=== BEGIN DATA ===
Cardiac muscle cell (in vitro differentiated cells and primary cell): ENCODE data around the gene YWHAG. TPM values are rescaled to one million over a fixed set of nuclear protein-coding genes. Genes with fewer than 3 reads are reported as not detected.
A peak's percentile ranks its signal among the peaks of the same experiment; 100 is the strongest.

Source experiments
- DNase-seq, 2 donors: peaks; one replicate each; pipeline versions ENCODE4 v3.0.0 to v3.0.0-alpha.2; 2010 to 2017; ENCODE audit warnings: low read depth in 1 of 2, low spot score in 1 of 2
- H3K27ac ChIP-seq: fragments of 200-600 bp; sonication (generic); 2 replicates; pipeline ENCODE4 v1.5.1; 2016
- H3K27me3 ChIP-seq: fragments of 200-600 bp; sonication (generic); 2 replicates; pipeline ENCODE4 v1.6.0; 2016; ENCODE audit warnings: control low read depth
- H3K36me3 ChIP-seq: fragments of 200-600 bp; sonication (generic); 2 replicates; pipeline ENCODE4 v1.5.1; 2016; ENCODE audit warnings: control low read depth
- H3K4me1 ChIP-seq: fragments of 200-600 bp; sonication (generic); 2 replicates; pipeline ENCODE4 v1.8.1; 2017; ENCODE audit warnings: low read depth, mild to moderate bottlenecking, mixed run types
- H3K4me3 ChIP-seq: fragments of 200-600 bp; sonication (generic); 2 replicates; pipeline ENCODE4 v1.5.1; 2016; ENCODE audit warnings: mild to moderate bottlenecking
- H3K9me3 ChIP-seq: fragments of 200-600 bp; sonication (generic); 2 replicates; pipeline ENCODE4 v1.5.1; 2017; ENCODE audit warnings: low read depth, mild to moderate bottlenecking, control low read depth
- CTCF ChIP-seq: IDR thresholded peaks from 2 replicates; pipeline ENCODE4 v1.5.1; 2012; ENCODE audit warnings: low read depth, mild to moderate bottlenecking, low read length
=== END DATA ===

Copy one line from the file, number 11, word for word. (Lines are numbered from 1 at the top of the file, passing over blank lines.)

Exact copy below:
- CTCF ChIP-seq: IDR thresholded peaks from 2 replicates; pipeline ENCODE4 v1.5.1; 2012; ENCODE audit warnings: low read depth, mild to moderate bottlenecking, low read length